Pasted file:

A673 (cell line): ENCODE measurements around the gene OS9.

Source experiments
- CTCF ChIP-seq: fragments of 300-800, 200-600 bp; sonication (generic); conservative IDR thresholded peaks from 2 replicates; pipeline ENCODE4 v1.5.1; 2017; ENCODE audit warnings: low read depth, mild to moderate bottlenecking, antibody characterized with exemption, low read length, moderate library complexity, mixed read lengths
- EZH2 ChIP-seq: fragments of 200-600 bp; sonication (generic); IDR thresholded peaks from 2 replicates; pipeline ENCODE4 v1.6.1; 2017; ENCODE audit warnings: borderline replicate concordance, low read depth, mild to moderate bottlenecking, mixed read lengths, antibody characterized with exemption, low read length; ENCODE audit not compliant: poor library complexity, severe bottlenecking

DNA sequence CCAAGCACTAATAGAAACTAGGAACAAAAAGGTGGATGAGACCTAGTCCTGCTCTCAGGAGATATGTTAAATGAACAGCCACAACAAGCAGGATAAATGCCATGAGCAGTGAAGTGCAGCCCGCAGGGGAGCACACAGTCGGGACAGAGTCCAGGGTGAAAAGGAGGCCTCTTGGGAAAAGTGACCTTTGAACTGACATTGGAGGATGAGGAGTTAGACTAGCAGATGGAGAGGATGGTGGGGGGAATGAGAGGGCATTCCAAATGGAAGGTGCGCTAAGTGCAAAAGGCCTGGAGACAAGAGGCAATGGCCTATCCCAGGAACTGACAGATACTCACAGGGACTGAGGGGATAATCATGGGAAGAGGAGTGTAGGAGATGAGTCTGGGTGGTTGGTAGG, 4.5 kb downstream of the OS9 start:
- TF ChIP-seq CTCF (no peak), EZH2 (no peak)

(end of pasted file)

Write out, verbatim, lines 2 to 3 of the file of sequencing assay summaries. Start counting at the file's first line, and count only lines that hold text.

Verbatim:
Source experiments
- CTCF ChIP-seq: fragments of 300-800, 200-600 bp; sonication (generic); conservative IDR thresholded peaks from 2 replicates; pipeline ENCODE4 v1.5.1; 2017; ENCODE audit warnings: low read depth, mild to moderate bottlenecking, antibody characterized with exemption, low read length, moderate library complexity, mixed read lengths